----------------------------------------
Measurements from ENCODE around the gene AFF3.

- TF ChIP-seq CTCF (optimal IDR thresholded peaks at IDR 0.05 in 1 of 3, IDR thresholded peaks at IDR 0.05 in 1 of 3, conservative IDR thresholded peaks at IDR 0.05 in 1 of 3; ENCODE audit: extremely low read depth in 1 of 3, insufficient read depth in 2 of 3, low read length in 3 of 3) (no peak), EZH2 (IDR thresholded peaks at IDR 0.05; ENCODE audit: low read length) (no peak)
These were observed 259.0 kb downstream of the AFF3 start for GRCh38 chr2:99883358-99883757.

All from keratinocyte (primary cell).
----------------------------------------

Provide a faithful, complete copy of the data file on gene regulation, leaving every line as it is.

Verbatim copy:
Measurements from ENCODE around the gene AFF3.

- TF ChIP-seq CTCF (optimal IDR thresholded peaks at IDR 0.05 in 1 of 3, IDR thresholded peaks at IDR 0.05 in 1 of 3, conservative IDR thresholded peaks at IDR 0.05 in 1 of 3; ENCODE audit: extremely low read depth in 1 of 3, insufficient read depth in 2 of 3, low read length in 3 of 3) (no peak), EZH2 (IDR thresholded peaks at IDR 0.05; ENCODE audit: low read length) (no peak)
These were observed 259.0 kb downstream of the AFF3 start for GRCh38 chr2:99883358-99883757.

All from keratinocyte (primary cell).